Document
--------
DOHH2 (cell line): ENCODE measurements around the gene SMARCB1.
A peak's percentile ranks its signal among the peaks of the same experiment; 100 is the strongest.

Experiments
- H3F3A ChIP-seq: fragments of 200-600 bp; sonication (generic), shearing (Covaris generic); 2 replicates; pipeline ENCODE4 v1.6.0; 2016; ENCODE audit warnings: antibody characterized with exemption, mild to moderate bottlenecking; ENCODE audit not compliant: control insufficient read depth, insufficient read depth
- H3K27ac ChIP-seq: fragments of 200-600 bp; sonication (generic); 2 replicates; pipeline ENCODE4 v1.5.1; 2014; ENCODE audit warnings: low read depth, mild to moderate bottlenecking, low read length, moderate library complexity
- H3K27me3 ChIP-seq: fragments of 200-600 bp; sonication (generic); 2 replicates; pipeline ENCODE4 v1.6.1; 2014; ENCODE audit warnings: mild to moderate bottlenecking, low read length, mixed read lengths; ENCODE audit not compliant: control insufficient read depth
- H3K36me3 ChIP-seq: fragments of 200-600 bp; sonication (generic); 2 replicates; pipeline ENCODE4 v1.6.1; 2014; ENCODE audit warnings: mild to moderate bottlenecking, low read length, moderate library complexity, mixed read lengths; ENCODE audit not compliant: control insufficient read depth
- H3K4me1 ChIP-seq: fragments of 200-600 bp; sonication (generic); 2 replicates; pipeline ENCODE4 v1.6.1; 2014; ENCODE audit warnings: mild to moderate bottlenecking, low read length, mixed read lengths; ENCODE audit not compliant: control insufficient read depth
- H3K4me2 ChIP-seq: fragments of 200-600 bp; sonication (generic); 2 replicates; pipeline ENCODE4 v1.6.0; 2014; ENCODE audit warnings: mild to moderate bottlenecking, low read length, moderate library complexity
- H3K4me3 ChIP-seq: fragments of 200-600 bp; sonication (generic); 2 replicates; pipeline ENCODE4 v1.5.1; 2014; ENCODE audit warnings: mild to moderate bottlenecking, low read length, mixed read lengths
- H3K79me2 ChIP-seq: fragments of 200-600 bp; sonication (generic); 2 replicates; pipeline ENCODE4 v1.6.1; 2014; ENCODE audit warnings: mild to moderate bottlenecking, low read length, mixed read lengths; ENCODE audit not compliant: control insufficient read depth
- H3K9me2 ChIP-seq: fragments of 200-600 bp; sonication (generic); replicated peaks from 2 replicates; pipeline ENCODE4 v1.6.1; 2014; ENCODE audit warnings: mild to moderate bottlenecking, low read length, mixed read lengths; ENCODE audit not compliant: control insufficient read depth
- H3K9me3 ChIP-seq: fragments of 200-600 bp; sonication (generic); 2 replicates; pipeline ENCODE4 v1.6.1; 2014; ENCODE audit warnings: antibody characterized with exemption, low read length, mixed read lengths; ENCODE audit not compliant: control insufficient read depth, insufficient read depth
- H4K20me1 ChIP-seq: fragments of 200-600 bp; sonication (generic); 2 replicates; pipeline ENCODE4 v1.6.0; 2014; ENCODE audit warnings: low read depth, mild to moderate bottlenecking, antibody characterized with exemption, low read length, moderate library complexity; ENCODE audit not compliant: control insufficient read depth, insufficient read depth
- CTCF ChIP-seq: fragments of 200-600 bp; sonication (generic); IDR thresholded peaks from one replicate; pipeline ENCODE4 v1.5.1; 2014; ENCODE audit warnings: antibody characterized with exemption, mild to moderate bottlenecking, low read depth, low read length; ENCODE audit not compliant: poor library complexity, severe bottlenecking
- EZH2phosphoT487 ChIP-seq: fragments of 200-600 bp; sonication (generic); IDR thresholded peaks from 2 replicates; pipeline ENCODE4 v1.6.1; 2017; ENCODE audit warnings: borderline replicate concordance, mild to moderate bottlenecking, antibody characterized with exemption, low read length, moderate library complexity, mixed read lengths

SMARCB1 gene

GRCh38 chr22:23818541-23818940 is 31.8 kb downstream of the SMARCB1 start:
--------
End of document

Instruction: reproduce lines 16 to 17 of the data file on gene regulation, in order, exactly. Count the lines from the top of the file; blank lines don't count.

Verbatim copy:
- EZH2phosphoT487 ChIP-seq: fragments of 200-600 bp; sonication (generic); IDR thresholded peaks from 2 replicates; pipeline ENCODE4 v1.6.1; 2017; ENCODE audit warnings: borderline replicate concordance, mild to moderate bottlenecking, antibody characterized with exemption, low read length, moderate library complexity, mixed read lengths

SMARCB1 gene